As for your chess/checkers analogy - I take it that you find the hologram chess game R2-D2 plays with the Wookie in Star Wars is infinitely superior to traditional chess.

And that you thought Anthony Hopkins should have won the Emmy for Beowulf.

ted said...

(cough, cough) ...Oscar, Emmy. Whatever.

Anonymous said...

As paintings became more visually impressive, sculptors met the challenge with new and more interesting creations in their medium. They didn't remain static to what was done 50 years prior. For every Picasso, there was a sculptor similarly pushing the boundaries.

Someone, please, create a traditional animated film with all the visual "coolness" of Gollum, or the dynamism of "Incredibles." I'm not arguing 2D is inferior, I'm arguing that no one is pushing its boundaries, content to recreate what Disney was doing 60 years ago.

And until someone does, it will not be viewed as relevant next to CG. Do something that only a drawing can do, the way the Impressionists did when photography threatened to make traditional painting irrelevant.

And yes, the hologram chess game in Star Wars is infinitely superior to traditional chess.

robiscus said...

you are arguing that 2D is inferior. you are making the assumption that traditional animation has some kind of "catching up" to do in order to equal 3D when the fact of the matter is that 3D has only caught up to the accomplishments of 2D.

there is nothing about 3D that makes it superior to 2D. its different. period.

I guess Steven Spielberg is a complete idiot for filming "Schindler's List" in black and white when he could have used color!

the maverick of CGI animation; the man who pioneered it to where it is today, John Lasseter is gearing up to work in 2D. he's not doing it because 2D needs improving, he's doing it because there is a misconception that what is new in the art world immediately renders something else old. a lot of people have lost a lot of money in the many applications of that belief.

3D movies didn't replace regular films.
Imax didn't replace standard format.
scuplture didn't replace painting

...and 2D didn't die out because it couldn't come up with anything new. the studios jumped on the flavor of the day and the market is already flooded with CGI.
2D doesn't have to compete with CGI. it has its own time tested merits and aesthetic - which is better than those of CGI in many cases.

just touching on a wide array of stylistic approaches 2D is better. the characters in 90% of the CGI films that have been made all look like they could inhabit the same world.

Anonymous said...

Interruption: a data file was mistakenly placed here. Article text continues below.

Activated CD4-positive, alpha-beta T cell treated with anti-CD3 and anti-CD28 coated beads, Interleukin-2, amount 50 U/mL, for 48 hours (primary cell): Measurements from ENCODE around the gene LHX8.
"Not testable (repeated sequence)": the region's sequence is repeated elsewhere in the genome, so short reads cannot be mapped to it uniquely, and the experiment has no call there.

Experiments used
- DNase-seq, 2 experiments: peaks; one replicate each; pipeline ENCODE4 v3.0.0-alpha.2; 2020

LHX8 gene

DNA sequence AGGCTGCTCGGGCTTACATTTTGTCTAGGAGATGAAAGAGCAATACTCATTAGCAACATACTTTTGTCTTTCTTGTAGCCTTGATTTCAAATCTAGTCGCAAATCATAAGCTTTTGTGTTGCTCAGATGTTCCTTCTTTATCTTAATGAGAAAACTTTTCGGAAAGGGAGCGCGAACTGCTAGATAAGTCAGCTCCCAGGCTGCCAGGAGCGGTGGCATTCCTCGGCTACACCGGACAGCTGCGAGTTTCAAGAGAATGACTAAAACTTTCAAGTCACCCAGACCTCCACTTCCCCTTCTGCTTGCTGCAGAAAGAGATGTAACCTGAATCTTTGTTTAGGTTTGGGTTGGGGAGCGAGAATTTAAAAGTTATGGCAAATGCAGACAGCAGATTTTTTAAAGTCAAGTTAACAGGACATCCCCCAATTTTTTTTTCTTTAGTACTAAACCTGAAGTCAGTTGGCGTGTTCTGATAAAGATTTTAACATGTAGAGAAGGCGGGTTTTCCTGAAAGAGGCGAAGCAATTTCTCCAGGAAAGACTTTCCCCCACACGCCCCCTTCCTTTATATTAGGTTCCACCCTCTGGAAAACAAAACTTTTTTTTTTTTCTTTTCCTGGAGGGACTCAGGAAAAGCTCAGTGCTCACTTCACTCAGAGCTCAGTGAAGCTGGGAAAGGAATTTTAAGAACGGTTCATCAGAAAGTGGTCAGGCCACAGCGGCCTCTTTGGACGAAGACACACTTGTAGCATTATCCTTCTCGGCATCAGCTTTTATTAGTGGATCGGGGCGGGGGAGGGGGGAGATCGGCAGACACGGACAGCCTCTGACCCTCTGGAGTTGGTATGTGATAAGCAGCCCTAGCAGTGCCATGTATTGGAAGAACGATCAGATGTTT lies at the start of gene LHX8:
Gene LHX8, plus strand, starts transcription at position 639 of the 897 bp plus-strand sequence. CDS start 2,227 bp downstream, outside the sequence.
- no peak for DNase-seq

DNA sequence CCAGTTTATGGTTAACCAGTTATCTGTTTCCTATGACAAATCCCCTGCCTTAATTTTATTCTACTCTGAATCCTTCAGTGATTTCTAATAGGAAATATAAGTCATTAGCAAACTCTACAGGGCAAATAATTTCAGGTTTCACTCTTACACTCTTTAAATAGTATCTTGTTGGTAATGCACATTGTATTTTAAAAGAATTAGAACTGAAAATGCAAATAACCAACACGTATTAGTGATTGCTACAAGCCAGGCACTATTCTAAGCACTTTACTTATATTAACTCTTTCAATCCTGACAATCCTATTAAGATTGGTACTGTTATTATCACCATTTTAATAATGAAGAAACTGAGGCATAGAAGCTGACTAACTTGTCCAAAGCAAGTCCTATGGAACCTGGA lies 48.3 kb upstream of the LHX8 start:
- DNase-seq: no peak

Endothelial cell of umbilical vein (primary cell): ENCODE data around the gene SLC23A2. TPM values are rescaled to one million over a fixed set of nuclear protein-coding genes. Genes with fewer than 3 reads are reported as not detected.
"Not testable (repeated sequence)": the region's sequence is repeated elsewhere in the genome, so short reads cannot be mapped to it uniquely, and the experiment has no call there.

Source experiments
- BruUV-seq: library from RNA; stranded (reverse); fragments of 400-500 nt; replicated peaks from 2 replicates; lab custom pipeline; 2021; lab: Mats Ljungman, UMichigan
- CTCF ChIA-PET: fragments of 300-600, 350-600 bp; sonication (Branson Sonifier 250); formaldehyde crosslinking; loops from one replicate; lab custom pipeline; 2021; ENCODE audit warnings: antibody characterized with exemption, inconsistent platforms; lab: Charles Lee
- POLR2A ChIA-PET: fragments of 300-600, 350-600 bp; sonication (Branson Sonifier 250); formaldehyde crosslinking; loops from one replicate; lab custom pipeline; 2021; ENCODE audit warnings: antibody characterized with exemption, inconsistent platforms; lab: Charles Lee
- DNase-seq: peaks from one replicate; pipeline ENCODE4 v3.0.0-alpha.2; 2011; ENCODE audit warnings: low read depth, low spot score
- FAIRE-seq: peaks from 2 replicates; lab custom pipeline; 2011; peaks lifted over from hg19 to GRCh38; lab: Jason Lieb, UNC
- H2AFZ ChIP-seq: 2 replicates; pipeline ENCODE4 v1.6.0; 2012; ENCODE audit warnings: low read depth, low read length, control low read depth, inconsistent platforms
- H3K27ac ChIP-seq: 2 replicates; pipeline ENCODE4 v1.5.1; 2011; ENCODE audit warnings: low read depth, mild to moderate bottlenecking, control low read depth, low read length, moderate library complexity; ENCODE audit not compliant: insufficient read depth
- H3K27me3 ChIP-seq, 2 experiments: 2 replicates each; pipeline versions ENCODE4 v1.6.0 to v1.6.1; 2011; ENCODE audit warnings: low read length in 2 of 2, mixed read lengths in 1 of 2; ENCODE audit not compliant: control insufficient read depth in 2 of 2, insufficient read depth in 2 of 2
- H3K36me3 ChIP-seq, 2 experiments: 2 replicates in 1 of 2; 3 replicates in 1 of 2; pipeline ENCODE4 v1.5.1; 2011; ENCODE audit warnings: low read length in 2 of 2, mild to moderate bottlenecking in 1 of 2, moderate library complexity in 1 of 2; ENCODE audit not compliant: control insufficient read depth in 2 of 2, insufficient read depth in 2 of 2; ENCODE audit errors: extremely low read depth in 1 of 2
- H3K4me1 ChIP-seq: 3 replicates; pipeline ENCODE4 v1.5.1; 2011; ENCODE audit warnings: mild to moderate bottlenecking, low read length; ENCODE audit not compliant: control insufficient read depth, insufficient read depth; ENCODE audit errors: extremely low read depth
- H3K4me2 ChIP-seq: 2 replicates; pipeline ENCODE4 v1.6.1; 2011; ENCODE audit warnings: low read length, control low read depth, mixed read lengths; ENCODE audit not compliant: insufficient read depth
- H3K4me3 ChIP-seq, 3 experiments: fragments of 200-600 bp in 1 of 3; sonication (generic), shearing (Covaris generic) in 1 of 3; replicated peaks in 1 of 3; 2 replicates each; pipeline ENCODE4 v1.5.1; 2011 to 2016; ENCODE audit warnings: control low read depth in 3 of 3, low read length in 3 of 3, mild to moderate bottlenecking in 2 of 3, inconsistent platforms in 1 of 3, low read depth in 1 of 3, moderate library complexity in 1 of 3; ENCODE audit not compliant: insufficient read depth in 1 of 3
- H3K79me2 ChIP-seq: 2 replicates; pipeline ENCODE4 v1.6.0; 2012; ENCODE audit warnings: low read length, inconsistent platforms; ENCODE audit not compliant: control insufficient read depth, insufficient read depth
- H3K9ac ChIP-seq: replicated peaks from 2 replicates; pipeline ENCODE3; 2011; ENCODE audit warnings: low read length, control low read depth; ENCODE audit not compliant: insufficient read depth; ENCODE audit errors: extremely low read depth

"And yes, the hologram chess game in Star Wars is infinitely superior to traditional chess."

Yeah, even though it was animated with Stop-Motion animation instead of CG I guess it was pretty good. ;- )




So, how did this thread turn into another pissy rant against 2D ? All I pointed out was that the writer in Variety was marginalizing CG (sort of the same way the industry marginalized hand-drawn before it ... that's the only connection to 2D) by focusing on the tools . I was trying to say the film makers who made Horton into a hit deserve a little more credit for their craft than being kept down in the animation ghetto. But I guess everyone at Blue Sky and Pixar and all should realize they really just "work for McDonalds" . That's what it's all about , eh, friend ?

Anonymous said...

Sorry, I didn't mean to imply that what people in the animation ghetto are working for is worthy only for McDonalds. I have seen and heard the most amazing performances.

Unfortunately most of them do not reach the theaters or appear on television simply because of market pressures. The financial range of the type of films I believe we are talking about are exposed to the same market forces as a cheeseburger. And these are very substantial pressures that affect the creative impact of a film. They dull down a variety of original, sharp, and forward-thinking voices in any number of ways. The American market for animation (and many other mediums and venues) is both a blessing and a curse in that way. And I don't see us Americans quitting McDonald's anytime soon - even after China and the entire Middle East own it and sell the burgers back to us. What is needed to blunt the blockbuster mentality of the studios is more small budget animated films and small, more varied platforms to distribute them on. Oh, were it not just a dream....

I do love Pixar films, but Persepolis deserved the Oscar. Beautiful film;)